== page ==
This tutorial (T-shaped strained quantum wire):


T-shaped quantum wire tutorial:


(a) The figure at the top schematically shows the conduction band profile without considering strain effects (!) of the T-shaped wire that was grown by the CEO technique. If one inverts the energy arrow then the left picture corresponds to the valence band edge. The wave function is indicated at the T-shaped intersection in yellow.

In the figure at the bottom, the wave function can extend into a larger volume (as compared to the quantum well) and thus reduce its energy. So quantum mechanics tells us that the ground state can be found at this intersection and electrons are only allowed to move one-dimensionally along the z direction. For the figure at the top, this is not true. The confinement only occurs if one takes into account the strain which decreases (increases) the conduction (valence) band edge energy in GaAs at the T-shaped intersection.

(b) The figures on the right show a 60 nm x 60 nm extract of the schematic layout including the dimensions, the material composition and the orientation of the wire with respect to the crystal coordinate system.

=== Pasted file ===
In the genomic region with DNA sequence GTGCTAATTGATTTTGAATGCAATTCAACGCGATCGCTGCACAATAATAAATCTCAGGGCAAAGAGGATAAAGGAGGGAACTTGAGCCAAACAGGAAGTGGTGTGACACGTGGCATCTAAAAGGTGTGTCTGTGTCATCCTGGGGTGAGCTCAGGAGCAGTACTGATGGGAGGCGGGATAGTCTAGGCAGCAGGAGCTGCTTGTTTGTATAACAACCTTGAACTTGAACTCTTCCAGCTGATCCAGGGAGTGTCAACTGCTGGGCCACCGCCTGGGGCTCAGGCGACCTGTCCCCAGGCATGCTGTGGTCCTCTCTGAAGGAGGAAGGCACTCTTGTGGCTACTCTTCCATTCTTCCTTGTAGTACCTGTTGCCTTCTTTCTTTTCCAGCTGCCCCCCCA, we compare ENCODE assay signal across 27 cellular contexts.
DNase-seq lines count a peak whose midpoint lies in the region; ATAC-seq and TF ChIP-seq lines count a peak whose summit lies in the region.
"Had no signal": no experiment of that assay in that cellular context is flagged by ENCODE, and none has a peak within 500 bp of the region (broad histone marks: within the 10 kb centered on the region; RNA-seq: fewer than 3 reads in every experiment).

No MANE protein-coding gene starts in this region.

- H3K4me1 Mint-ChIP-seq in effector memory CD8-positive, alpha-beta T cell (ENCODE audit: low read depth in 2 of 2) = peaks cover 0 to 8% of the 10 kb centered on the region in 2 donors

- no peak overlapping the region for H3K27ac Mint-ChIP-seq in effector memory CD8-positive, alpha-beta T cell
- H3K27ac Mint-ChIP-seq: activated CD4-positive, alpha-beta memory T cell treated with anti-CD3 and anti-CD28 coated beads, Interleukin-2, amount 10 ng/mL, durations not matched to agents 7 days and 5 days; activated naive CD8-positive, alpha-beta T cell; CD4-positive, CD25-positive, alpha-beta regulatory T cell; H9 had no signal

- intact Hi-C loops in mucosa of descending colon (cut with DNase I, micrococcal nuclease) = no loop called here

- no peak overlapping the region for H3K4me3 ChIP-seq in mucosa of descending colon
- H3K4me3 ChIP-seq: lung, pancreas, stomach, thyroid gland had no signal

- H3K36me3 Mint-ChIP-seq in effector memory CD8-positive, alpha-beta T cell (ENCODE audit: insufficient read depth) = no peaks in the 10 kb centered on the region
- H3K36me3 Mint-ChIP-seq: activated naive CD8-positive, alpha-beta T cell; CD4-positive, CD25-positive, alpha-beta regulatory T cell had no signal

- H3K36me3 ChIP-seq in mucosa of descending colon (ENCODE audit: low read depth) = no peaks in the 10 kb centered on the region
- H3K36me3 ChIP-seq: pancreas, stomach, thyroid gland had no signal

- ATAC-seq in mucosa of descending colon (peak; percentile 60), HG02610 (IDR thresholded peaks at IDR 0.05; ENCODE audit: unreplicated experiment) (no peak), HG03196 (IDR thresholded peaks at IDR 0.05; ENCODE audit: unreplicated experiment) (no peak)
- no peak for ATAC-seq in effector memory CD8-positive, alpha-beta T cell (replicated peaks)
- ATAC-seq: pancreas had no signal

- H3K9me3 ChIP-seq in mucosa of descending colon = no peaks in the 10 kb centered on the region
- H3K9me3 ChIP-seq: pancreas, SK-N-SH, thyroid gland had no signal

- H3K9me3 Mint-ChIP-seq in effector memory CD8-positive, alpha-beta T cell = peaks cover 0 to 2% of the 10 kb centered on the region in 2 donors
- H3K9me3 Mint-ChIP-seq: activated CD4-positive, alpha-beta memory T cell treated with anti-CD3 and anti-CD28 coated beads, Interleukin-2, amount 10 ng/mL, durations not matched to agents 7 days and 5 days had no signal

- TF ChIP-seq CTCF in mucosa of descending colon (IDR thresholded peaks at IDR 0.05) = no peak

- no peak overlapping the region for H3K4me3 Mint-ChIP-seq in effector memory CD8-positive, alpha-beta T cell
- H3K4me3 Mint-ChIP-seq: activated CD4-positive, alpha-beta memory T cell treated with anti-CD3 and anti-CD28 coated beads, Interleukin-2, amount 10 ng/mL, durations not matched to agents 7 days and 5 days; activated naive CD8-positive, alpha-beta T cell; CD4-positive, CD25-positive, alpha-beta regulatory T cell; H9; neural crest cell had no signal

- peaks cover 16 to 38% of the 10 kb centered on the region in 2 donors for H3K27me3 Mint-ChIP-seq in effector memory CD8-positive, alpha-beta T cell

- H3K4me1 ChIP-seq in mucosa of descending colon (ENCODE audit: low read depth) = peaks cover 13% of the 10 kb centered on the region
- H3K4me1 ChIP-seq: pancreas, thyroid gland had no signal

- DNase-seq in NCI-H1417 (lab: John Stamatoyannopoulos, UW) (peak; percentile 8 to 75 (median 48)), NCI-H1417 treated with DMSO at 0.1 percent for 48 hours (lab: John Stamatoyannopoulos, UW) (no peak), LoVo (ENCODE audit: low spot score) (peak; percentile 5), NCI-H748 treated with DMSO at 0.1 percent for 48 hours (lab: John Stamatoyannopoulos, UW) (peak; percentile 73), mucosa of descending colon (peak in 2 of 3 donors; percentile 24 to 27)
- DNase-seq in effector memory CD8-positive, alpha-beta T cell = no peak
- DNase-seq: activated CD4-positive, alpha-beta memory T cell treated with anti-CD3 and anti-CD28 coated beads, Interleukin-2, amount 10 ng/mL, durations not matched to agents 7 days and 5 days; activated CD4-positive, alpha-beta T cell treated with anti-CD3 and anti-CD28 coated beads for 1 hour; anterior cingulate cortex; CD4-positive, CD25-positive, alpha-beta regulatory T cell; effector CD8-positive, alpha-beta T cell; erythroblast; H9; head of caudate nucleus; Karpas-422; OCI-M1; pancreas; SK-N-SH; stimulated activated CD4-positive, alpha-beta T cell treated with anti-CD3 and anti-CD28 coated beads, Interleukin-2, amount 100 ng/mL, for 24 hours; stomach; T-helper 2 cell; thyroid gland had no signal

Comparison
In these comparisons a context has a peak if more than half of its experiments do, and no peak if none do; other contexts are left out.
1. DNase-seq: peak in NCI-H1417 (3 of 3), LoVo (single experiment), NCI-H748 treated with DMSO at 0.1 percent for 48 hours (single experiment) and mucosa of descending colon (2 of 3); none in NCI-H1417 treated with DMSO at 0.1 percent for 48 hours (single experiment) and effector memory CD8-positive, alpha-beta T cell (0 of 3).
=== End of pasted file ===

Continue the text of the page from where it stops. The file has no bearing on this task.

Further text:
It is sufficient to describe this heterostructure within a 2D simulation as it is translationally invariant along the z direction.
The simulation coordinate system is oriented in the following way:

 $domain-coordinates
  domain-type        = 1  1  0  !
(x,y) plane
  hkl-x-direction-zb = 1  0  0  !
along the [100]  direction in the crystal coordinate system
  hkl-y-direction-zb = 0  1  1  !
along the [011]  direction in the crystal coordinate system
! hkl-z-direction-zb = 0 -1  1  !
along the [0-11] direction in the crystal coordinate system

The hkl-z-direction does not have to be specified. It is calculated internally in the code.

The simulations are performed at 4 Kelvin:
 $global-parameters
  lattice-temperature = 4.0d0   ! [K]
    

The lattice constants are temperature dependent.
 $numeric-control
  lattice-constants-temp-coeff-on = yes ! temperature dependent lattice constants